Remove signs, traffic lights, lane markings and other obstacles from a busy roundabout, with the right of way applying as the basic rule; give all groups of traffic participants equal rights and responsibilities; and make them pay attention.
Thus, over a three-month period in 2011, Austria’s second-largest city turned its central Sonnenfelsplatz into a shared space, an urban design concept to create a balance between traffic and the social life, culture and history of the space in question, and thus to improve quality of life.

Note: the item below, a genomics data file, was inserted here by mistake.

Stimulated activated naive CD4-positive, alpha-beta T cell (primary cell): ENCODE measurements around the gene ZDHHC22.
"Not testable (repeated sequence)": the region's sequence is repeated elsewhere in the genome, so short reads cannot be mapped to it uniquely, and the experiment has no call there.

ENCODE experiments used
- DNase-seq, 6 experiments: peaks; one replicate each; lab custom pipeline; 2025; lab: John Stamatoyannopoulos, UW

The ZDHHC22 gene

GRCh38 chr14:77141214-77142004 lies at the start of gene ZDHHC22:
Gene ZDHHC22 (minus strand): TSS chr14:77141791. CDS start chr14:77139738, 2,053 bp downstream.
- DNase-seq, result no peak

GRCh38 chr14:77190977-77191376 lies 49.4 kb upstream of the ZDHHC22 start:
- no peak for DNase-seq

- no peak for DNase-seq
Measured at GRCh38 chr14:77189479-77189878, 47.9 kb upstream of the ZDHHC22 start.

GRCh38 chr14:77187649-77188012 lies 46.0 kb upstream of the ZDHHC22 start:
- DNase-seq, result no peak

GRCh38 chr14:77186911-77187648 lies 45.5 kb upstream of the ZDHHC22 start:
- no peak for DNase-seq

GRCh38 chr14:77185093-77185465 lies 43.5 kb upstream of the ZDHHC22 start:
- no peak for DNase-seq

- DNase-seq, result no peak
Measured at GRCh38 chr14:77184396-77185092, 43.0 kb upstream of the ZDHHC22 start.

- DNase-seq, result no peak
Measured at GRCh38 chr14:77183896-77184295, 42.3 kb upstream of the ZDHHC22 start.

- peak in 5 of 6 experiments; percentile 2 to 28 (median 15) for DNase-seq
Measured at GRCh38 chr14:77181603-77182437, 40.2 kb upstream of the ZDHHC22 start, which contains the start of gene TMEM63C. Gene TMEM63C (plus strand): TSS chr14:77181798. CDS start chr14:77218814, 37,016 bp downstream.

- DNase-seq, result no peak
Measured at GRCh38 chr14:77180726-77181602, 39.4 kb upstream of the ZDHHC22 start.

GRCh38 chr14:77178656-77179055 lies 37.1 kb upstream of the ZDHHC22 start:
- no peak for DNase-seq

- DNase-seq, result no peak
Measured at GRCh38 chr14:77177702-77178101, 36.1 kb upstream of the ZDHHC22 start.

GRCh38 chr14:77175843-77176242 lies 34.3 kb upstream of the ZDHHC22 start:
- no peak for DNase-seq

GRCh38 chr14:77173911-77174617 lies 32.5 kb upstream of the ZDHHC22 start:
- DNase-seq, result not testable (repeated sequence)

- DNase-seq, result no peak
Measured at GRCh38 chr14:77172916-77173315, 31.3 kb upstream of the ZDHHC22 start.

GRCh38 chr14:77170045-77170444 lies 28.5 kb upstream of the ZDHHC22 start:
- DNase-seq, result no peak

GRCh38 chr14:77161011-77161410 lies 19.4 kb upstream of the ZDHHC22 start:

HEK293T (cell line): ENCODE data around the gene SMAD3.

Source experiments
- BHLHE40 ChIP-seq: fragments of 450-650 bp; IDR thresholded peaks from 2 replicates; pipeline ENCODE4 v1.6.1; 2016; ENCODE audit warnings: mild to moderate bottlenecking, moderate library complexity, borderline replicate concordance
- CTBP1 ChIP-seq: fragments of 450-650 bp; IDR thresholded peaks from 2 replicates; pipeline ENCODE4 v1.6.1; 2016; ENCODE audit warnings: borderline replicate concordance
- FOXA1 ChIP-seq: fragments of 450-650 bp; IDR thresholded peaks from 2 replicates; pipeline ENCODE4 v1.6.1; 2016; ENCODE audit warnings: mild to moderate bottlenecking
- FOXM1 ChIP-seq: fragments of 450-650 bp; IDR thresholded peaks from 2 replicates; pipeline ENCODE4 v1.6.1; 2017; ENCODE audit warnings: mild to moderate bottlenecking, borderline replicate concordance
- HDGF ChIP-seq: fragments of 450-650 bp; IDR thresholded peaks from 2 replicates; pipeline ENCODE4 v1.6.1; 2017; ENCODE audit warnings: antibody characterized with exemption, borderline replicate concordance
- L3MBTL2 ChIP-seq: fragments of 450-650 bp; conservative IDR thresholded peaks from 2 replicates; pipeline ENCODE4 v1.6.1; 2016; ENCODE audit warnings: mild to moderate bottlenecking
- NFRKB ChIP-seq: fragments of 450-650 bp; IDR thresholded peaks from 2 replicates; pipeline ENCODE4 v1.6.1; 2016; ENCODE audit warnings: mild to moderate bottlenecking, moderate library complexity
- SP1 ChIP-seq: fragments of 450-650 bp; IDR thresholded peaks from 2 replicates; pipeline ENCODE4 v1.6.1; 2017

The focus of shared space is on restructuring public space. Clear-cut divisions are removed, accessibility enhanced, and resting and seating facilities invite people to linger instead of rushing. Traffic, on the other hand, is being de-regulated. It is assumed that people respond better to suggestions than to prohibitions, and by creating intentional uncertainty, shared space forces road users to make situation-specific decisions, for example by establishing eye-contact with other road users. This results in increased attention, more appropriate speeds and more social behaviour.
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